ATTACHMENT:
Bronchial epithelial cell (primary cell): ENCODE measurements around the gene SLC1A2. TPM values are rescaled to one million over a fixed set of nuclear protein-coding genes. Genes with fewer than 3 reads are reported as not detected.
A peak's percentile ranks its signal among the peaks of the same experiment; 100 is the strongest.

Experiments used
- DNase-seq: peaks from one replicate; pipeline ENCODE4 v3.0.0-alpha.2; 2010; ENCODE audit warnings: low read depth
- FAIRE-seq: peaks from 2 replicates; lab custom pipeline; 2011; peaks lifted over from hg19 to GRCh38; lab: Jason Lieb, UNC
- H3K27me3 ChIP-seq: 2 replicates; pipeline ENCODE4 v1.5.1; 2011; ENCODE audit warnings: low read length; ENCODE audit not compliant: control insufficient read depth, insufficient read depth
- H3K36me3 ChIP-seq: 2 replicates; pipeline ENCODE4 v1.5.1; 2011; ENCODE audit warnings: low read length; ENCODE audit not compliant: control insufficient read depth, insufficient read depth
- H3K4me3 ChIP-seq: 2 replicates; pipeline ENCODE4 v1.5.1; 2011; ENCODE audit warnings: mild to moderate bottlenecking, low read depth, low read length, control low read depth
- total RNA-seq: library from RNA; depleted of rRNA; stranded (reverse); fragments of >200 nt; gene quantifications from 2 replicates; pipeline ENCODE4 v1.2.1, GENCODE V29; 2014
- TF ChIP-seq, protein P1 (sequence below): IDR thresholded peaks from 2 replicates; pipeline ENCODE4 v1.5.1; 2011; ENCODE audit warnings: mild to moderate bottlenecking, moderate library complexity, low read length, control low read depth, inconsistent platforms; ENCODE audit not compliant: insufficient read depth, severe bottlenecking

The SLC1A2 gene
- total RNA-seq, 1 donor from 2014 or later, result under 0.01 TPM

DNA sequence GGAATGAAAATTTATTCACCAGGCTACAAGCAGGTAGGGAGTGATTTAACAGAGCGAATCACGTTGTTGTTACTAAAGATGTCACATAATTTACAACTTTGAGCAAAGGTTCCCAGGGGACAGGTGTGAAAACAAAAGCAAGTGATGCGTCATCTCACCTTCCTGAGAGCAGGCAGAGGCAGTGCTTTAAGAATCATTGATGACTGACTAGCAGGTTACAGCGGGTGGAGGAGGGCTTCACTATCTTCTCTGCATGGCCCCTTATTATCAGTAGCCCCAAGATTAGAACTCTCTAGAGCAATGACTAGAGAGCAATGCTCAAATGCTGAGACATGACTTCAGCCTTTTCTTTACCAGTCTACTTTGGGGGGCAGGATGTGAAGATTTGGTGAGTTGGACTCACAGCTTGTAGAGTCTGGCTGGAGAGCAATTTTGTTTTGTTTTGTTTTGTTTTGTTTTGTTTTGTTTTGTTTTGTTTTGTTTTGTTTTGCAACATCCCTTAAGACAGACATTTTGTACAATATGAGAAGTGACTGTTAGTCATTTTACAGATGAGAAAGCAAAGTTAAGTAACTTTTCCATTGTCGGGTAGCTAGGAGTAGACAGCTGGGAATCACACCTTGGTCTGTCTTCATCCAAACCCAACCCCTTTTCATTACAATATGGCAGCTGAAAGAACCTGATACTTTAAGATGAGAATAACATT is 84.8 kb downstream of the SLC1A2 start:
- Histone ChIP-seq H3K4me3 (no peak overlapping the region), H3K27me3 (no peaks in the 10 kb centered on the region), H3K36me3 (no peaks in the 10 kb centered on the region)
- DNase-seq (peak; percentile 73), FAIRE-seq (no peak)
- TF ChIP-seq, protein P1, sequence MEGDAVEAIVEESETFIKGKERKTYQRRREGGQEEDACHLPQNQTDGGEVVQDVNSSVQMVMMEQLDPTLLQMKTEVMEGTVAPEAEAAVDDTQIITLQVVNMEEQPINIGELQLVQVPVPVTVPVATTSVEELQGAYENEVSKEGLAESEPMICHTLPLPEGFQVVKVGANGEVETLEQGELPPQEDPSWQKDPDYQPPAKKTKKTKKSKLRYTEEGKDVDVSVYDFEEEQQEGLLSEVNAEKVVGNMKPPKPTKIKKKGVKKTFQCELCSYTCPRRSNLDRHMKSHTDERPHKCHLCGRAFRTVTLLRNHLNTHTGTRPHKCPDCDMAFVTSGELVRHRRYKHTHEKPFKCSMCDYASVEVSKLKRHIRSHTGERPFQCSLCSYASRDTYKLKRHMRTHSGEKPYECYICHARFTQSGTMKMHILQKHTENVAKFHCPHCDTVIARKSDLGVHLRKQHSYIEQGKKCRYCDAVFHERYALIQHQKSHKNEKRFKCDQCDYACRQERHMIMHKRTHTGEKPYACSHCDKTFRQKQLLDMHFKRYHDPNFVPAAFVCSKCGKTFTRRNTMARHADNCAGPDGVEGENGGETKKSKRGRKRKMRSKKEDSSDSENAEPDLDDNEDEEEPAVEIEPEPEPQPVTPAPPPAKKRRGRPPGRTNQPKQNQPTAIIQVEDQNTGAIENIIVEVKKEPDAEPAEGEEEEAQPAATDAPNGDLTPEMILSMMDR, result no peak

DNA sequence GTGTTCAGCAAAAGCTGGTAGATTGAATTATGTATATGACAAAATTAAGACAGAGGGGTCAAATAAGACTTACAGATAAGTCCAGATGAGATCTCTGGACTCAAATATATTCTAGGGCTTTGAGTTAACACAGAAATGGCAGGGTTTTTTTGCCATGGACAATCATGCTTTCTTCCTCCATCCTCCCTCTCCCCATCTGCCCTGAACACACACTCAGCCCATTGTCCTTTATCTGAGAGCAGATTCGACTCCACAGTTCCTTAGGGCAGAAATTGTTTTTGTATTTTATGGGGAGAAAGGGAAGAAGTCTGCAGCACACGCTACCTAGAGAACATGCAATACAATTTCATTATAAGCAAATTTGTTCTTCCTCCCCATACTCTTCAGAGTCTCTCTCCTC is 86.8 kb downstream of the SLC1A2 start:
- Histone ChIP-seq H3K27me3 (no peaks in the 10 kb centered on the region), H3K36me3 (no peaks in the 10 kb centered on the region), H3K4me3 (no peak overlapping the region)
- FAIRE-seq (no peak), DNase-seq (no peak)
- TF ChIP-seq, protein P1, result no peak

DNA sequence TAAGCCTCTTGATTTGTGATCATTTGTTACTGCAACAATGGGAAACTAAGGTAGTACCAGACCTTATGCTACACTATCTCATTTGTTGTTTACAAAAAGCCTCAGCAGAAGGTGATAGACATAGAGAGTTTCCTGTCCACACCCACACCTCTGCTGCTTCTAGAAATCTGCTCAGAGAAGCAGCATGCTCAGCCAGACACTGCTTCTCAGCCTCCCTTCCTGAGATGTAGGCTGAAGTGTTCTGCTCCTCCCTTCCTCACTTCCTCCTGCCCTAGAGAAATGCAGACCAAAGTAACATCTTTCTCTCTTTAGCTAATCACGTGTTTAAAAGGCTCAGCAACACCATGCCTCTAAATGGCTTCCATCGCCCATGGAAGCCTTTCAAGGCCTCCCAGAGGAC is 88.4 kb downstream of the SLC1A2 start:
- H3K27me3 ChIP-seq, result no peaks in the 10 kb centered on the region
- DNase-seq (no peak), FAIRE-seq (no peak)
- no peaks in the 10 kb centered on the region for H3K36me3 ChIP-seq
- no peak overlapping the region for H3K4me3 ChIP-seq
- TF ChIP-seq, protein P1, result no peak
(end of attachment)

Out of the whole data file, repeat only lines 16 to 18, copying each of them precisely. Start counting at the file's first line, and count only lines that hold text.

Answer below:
- TF ChIP-seq, protein P1, sequence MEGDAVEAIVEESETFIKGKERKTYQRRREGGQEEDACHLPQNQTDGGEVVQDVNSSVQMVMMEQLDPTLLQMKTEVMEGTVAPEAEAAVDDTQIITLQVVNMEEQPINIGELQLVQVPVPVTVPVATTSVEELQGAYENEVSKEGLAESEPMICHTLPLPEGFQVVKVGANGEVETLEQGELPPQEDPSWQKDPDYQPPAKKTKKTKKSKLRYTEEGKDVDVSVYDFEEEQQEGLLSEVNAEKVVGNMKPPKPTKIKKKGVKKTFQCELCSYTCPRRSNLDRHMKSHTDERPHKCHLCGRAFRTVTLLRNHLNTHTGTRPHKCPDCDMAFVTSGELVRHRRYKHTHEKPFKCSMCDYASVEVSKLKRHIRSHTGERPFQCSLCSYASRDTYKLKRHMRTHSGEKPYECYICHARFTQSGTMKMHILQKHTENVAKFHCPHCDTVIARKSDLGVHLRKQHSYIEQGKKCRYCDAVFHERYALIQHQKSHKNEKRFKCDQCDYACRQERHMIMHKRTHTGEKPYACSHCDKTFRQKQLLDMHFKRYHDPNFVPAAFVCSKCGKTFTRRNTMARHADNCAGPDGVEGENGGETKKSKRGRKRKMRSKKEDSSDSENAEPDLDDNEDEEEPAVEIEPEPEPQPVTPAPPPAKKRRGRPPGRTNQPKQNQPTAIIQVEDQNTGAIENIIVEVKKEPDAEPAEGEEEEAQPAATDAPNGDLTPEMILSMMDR, result no peak

DNA sequence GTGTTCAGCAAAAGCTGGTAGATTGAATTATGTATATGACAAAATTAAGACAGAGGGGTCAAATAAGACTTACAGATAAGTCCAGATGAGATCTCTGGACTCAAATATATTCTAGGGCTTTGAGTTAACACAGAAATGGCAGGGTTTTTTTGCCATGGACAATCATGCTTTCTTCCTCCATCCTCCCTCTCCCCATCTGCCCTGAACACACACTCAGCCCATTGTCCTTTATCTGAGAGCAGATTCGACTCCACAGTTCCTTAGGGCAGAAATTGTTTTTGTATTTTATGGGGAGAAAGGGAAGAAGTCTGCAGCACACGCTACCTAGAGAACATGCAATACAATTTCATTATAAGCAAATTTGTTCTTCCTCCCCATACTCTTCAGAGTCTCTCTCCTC is 86.8 kb downstream of the SLC1A2 start:
- Histone ChIP-seq H3K27me3 (no peaks in the 10 kb centered on the region), H3K36me3 (no peaks in the 10 kb centered on the region), H3K4me3 (no peak overlapping the region)